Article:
Today we’d like to introduce you to Jes Workman.
Jes, we’d love to hear your story and how you got to where you are today both personally and as an artist.
I’ve had a camera stuck to my hand since I was a kid. I would write dumb scenes about going to Hawaii or fighting with my best friend over who Brad Pitt loves more and record them on the video camera I begged my parents to get me when I was 10. I’d ask to do my class presentations in photo or video form, and I had my mind blown when I realized that film was an actual major in college, let alone a career that I could actually get into. I started shooting some weddings while attending USC and continued to pursue it after graduating from the film program. Six years later and 200 or so weddings under my belt and it still feels like I’m a kid with a camera in my hands.
We’d love to hear more about your art. What do you do and why and what do you hope others will take away from your work?
Most of my inspiration for photo comes from film. I love that the whole moments come together with movement, lighting, sound, and time. I shoot both photo and video at weddings, but with both, I’m always aiming to capture all of the emotion that film can hold. I want my photos to look like stills from your favorite film, and I want my videos to be as memorable as a single photograph. They’re two very different ways of telling a story, and I’m equally in love with both.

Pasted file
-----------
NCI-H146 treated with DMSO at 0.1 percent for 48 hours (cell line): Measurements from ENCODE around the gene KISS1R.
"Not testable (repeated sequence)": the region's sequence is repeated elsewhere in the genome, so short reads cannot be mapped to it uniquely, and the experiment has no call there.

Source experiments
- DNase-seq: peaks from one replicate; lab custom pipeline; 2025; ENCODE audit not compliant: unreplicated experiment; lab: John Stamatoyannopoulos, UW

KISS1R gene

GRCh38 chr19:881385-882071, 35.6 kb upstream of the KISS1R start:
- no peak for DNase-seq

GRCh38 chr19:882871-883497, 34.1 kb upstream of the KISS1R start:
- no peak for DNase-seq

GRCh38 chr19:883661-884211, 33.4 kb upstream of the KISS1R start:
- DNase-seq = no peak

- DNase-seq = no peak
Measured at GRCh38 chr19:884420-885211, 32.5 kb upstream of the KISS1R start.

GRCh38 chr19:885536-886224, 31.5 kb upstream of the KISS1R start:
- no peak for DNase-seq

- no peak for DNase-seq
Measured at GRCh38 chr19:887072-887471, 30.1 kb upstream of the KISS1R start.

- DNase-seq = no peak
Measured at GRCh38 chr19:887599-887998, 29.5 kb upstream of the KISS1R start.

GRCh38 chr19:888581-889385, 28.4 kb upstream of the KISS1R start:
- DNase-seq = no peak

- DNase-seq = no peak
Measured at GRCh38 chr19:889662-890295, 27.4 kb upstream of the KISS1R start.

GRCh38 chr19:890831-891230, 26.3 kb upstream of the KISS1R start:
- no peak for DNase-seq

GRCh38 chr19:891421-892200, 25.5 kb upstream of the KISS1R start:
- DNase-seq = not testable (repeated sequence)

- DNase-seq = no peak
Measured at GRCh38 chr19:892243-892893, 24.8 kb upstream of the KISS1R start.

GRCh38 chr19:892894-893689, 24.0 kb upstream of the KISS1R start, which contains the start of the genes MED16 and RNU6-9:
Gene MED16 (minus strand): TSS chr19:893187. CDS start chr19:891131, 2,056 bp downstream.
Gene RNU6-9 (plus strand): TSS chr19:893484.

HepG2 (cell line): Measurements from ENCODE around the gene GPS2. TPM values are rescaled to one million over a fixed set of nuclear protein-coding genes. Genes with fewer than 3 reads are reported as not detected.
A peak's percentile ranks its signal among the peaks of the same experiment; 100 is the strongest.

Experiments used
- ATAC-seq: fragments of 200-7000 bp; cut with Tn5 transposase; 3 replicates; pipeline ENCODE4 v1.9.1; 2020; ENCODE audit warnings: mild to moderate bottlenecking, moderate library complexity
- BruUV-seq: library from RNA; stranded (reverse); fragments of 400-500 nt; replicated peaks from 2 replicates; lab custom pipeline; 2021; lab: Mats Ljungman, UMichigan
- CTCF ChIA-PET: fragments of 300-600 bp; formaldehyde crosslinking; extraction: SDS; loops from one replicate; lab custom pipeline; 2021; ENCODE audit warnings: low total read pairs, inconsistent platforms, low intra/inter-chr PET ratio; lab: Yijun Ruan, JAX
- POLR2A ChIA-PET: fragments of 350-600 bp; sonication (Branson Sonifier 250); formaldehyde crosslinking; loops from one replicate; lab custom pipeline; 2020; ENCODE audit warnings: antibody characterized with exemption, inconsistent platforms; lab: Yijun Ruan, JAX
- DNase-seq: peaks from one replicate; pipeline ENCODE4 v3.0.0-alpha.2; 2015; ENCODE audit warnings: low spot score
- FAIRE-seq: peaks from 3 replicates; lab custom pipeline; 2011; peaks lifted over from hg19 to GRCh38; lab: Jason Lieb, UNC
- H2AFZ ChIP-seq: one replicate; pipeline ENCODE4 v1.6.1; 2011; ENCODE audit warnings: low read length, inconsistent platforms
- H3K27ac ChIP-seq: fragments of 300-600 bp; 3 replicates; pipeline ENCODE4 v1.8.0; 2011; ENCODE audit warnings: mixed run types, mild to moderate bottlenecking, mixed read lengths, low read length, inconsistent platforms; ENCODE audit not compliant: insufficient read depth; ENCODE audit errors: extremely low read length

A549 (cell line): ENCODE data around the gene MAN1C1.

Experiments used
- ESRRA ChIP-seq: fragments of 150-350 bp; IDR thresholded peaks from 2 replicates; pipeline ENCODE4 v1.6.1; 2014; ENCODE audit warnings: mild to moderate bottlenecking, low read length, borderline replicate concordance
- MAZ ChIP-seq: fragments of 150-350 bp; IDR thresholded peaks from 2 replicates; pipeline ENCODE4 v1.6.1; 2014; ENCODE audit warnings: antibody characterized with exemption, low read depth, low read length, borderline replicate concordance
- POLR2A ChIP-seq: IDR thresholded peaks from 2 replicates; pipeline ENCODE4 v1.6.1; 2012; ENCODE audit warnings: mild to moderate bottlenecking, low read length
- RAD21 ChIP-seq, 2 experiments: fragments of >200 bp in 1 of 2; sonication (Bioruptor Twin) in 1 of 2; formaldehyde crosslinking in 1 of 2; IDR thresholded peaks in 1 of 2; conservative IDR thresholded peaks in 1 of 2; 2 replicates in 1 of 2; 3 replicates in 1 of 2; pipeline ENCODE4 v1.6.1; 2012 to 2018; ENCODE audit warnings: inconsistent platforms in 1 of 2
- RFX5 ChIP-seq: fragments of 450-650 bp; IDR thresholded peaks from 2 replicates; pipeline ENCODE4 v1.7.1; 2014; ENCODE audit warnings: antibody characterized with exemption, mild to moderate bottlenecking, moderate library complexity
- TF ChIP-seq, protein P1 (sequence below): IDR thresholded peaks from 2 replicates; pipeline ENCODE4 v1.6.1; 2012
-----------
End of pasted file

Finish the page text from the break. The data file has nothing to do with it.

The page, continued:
How can artists connect with other artists?
It’s taken me a few years to come to terms with the fact that I am not a social artist! I have my work hours alone at home and then do my best to have a social life when I turn my computer off. Most of my friends are creatives, so we naturally end up at concerts or comedy shows but truthfully, the last thing I want to do after a full day of work is talk about my work. I have a handful of close friends in the industry that I text throughout the day, but we’re all the same little work-hermits. If a community is what you’re craving, then, by all means, go to mixers and networking events! But if the idea of that makes you want to pass out, don’t be ashamed of not being super involved.
Do you have any events or exhibitions coming up? Where would one go to see more of your work? How can people support you and your artwork?
The living room table of my couple’s homes! Wedding albums are still the best way to hold these photos that mainly live on our screens. I encourage everyone to put together something tangible every year or so — wedding or not! Scrapbook, print your photos, put together all of that concert footage and those snap chat videos into something set to your favorite song from that time in your life. We have so many incredible ways to capture our memories in 2019. My personal Instagram became a new way of sharing my life separate from my work portfolio, and it’s nice to finally have that balance.
- Website: www.jesworkman.com and www.lunabayfilms.com
- Email: email@example.com
- Instagram: @jesworkman and @lunabayfilms
Jes Workman: www.jesworkman.com